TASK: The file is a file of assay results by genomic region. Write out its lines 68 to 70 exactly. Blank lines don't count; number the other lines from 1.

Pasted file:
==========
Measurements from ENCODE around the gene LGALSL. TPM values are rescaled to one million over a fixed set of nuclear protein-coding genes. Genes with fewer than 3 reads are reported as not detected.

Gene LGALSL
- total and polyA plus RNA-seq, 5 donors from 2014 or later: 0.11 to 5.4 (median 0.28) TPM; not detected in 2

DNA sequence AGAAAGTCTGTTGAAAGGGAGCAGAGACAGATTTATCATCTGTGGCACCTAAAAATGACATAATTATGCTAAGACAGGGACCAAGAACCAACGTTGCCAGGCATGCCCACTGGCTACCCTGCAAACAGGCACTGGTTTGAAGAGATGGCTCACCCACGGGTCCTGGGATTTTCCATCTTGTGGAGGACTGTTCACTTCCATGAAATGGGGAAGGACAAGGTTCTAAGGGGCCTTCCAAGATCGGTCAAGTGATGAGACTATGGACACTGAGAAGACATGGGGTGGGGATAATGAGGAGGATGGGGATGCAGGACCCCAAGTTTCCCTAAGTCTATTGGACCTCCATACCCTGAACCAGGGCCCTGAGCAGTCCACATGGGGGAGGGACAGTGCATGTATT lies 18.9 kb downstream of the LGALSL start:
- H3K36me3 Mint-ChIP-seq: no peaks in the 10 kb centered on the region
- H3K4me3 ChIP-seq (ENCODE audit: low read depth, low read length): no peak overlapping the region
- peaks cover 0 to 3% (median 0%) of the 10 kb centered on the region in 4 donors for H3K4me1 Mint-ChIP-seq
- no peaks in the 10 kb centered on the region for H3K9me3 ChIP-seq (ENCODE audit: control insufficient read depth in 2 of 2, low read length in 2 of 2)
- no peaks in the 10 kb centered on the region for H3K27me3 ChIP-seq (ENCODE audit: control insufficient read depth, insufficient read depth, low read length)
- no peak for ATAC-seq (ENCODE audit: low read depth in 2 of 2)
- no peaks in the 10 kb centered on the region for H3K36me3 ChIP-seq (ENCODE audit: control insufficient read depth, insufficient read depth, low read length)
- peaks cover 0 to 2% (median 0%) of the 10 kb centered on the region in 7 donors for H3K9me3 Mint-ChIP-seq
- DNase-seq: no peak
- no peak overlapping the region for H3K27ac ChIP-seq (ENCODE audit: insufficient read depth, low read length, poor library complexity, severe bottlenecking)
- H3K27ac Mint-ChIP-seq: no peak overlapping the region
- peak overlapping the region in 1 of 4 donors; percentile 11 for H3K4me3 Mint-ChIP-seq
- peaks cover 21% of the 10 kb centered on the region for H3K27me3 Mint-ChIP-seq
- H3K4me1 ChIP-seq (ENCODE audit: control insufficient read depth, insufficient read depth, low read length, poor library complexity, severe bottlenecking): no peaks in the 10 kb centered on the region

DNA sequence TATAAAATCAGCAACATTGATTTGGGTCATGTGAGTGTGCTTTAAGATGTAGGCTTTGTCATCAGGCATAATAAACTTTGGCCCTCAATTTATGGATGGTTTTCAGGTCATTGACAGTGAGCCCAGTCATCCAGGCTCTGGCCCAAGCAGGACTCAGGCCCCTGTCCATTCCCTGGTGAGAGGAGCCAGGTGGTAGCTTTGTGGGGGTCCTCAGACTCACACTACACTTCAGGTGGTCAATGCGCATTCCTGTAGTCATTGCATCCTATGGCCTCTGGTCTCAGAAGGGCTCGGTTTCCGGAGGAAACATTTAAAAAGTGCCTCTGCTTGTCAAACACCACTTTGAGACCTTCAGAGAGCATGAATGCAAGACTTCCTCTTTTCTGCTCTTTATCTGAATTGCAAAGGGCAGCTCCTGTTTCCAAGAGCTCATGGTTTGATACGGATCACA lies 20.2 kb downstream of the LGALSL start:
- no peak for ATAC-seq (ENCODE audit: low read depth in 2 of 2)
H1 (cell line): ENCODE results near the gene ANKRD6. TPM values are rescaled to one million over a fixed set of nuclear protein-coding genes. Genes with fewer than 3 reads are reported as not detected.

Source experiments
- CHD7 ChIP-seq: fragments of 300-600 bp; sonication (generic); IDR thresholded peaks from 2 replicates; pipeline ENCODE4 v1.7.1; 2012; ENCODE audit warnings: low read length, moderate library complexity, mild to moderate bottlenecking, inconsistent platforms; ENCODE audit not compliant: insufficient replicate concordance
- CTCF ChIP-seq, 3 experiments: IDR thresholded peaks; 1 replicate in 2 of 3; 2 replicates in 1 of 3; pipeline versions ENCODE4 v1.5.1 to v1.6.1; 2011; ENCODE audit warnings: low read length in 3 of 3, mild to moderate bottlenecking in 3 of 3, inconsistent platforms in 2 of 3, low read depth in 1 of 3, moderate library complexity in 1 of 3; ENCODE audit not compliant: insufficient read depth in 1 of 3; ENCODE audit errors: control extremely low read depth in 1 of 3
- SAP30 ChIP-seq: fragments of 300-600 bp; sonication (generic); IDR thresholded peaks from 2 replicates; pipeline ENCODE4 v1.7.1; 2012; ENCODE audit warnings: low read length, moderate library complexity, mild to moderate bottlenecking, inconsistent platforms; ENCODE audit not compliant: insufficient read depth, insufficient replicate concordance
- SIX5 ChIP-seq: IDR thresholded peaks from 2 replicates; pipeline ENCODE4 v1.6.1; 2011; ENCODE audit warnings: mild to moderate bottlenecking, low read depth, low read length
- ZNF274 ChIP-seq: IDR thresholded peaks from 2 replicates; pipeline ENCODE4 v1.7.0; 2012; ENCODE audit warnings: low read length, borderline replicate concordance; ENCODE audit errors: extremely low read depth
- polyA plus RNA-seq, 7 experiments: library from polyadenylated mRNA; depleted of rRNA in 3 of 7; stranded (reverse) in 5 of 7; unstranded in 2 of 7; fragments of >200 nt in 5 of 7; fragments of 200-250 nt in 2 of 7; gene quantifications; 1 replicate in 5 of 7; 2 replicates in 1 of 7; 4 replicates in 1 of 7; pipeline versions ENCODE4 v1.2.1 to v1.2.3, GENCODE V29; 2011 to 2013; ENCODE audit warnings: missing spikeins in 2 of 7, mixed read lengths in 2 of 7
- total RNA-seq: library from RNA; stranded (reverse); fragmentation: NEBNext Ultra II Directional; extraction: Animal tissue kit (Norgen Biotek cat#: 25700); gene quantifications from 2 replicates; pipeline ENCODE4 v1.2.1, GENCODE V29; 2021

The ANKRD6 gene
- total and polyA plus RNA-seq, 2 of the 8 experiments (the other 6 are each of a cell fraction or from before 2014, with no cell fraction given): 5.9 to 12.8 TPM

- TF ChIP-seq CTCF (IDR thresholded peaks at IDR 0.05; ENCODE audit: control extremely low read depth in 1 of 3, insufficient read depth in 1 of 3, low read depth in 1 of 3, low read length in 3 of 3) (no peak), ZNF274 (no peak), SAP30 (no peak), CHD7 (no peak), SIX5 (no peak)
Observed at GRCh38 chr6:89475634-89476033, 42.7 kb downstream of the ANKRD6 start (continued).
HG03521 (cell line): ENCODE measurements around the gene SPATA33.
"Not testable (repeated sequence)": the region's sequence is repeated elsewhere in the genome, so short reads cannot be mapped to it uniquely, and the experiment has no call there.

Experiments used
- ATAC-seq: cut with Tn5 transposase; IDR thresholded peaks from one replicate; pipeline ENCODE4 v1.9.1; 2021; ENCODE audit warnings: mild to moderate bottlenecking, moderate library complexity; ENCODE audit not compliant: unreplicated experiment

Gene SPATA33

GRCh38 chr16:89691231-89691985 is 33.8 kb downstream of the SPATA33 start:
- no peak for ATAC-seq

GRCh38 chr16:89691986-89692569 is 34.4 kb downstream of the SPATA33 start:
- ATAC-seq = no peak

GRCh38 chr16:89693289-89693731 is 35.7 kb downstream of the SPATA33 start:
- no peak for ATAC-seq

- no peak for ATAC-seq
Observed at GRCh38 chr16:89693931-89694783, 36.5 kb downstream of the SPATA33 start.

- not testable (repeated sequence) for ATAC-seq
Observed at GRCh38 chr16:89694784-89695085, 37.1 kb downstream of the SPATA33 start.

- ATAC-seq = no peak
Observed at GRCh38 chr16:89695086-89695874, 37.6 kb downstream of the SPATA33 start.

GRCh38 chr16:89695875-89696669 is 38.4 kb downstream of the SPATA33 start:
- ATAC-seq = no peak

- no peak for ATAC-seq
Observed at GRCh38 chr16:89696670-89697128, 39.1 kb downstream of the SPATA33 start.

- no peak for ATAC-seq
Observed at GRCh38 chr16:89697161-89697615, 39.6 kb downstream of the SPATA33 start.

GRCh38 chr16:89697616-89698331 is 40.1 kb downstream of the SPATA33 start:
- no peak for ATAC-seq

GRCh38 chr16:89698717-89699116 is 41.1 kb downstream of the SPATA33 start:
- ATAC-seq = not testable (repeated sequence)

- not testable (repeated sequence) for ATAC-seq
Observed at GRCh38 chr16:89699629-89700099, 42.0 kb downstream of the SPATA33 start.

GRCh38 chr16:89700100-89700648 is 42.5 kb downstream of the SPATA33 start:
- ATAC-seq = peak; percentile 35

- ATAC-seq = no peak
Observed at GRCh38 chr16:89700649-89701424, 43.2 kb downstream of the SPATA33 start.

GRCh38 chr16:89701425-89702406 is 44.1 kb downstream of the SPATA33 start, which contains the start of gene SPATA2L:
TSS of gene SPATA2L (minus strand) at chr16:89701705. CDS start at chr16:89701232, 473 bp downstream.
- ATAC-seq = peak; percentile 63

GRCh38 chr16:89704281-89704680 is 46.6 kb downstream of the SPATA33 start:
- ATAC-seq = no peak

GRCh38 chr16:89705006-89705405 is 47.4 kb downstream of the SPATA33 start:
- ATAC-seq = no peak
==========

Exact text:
TSS of gene SPATA2L (minus strand) at chr16:89701705. CDS start at chr16:89701232, 473 bp downstream.
- ATAC-seq = peak; percentile 63

GRCh38 chr16:89704281-89704680 is 46.6 kb downstream of the SPATA33 start: